Lockhart Says Economy Supports Fed Rate Hike As Soon As April

  • Atlanta Fed president supports March pause in tightening
  • Confident in first-quarter rebound in U.S. economic growth

Dennis Lockhart.

Photographer: Scott Eells/Bloomberg

Federal Reserve Bank of Atlanta President Dennis Lockhart said the U.S. economy is strong enough to weather another rate increase as early as next month.

“There is sufficient momentum evidenced by the economic data to justify a further step at one of the coming meetings, possibly as early as the meeting scheduled for end of April,” he said in the text of a speech in Savannah, Georgia, on Monday. Policy makers “will reevaluate whether the real economy -- the Main Street economy -- remains on the assumed path to full employment and price stability” and “take account of the context of risks and uncertainties surrounding the outlook,” he said.

The Federal Open Market Committee next meets April 26-27. It held off from raising borrowing costs last week and scaled back forecasts for how high interest rates will rise this year, citing the potential impact from weaker global growth and financial-market turmoil on the U.S. economy. Lockhart said he supported the decision.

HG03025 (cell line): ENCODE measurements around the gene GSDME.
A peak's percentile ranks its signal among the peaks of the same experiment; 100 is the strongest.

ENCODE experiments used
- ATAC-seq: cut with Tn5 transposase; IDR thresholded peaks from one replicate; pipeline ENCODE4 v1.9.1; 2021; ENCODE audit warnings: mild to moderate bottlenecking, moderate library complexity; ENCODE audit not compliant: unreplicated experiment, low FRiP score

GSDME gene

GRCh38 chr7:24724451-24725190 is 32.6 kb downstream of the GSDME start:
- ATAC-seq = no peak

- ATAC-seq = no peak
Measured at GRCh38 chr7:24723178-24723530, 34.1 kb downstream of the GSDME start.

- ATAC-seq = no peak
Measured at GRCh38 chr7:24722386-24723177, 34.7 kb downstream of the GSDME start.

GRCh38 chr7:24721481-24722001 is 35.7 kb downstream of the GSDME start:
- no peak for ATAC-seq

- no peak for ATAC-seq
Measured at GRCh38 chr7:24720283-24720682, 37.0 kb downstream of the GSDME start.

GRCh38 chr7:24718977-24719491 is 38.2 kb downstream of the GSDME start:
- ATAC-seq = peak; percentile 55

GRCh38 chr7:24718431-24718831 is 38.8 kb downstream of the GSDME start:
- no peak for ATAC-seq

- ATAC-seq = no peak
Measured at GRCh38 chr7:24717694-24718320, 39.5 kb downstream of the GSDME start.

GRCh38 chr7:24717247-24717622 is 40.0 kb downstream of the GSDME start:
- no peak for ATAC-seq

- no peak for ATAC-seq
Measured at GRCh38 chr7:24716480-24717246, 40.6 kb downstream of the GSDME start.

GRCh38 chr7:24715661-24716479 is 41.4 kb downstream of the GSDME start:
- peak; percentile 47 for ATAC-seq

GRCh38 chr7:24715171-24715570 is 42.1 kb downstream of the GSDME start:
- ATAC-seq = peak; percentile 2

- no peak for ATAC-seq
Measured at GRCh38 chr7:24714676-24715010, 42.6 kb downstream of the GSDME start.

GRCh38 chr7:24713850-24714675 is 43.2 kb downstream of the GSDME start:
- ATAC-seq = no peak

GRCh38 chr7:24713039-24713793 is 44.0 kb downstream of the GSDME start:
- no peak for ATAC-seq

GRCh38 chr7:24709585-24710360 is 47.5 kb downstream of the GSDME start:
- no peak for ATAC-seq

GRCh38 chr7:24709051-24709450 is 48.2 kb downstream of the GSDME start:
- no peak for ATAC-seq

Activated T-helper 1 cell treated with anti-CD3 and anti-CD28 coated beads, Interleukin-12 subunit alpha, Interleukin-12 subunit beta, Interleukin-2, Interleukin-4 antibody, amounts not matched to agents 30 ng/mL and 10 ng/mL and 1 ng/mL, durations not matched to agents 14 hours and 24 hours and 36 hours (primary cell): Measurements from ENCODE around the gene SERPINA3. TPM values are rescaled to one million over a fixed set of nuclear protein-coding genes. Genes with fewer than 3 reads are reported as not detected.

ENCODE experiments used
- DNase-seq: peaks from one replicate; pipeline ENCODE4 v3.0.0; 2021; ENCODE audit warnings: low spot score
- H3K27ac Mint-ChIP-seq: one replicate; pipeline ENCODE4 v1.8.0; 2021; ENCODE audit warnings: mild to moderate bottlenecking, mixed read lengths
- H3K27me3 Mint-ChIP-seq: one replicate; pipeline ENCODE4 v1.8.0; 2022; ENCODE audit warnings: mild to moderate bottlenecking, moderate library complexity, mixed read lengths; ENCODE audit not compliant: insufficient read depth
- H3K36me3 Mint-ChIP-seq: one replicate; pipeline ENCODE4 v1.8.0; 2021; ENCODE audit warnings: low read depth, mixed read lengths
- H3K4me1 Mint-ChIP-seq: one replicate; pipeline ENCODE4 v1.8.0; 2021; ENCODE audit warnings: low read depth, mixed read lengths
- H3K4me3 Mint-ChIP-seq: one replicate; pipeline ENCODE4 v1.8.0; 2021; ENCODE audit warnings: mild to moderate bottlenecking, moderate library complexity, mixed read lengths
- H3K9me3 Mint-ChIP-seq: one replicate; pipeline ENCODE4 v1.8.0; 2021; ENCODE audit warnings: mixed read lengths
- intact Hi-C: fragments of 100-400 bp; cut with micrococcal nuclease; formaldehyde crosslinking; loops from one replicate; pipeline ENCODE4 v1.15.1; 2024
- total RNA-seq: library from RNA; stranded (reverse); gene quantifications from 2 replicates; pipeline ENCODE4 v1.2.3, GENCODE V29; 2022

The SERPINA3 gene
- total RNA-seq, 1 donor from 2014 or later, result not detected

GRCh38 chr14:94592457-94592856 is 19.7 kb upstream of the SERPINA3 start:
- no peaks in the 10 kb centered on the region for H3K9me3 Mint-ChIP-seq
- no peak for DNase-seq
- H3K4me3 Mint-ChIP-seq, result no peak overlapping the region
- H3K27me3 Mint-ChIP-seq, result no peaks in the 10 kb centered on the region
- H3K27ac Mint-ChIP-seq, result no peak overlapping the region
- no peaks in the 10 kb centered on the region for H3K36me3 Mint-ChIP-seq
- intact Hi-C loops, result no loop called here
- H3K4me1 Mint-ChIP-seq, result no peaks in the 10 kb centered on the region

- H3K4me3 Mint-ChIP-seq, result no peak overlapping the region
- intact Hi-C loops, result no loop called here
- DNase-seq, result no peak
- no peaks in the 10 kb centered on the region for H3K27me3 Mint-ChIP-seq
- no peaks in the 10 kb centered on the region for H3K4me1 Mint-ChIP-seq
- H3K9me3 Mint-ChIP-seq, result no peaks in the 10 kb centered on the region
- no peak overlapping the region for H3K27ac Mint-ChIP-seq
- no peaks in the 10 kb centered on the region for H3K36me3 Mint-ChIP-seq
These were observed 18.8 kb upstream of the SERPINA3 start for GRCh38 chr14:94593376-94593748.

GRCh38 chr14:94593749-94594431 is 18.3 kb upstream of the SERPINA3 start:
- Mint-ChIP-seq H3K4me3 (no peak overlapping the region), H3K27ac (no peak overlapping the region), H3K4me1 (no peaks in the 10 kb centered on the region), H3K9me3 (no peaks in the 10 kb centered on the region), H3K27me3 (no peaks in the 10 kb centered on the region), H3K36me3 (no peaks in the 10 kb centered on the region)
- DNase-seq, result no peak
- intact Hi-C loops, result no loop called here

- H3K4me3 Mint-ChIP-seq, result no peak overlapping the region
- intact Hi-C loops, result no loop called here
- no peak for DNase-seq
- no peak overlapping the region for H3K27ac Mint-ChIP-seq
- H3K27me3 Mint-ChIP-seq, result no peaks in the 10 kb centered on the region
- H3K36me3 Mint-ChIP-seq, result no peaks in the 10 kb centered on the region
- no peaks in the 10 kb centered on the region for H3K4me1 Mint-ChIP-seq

“Although I believe further normalization of interest rates will likely be justified by economic performance this year, and possibly relatively soon, I felt a patient approach made sense at this meeting,” he said. While the economy “remains substantially on the path envisioned” in December, when officials raised interest rates for the first time in almost a decade, “the context of risks and uncertainties has shifted somewhat,” he said.

Global Headwinds

Among recent global developments that have fueled uncertainty, Lockhart cited volatility in global financial markets at the start of the year, an economic slowdown in China, the Bank of Japan’s adoption of negative interest rates and “strong measures” by the European Central Bank to spur inflation.

Despite those headwinds, Lockhart predicts the U.S. economy will grow between 2 percent and 2.5 percent this year. While it is yet too early to tell whether the slowdown in the fourth quarter was “a one-off aberration or a sign of slowing growth,” a tracking estimate for the first quarter currently points to an economic expansion of 1.9 percent, he said.

“I am reasonably confident the first quarter will represent something of a bounceback from the fourth quarter of last year,” he said. “Consumer activity has picked up sufficiently since the fourth quarter to support the view that overall domestic demand, the lead driver of the economy, is expanding at a healthy enough pace.”

With economic growth continuing, employment conditions should also improve, he said. Even though slack remains in the labor market, the Fed is getting closer to the objective of full employment, Lockhart said, adding that he’s also “optimistic” on achieving the 2 percent inflation goal in the medium term.

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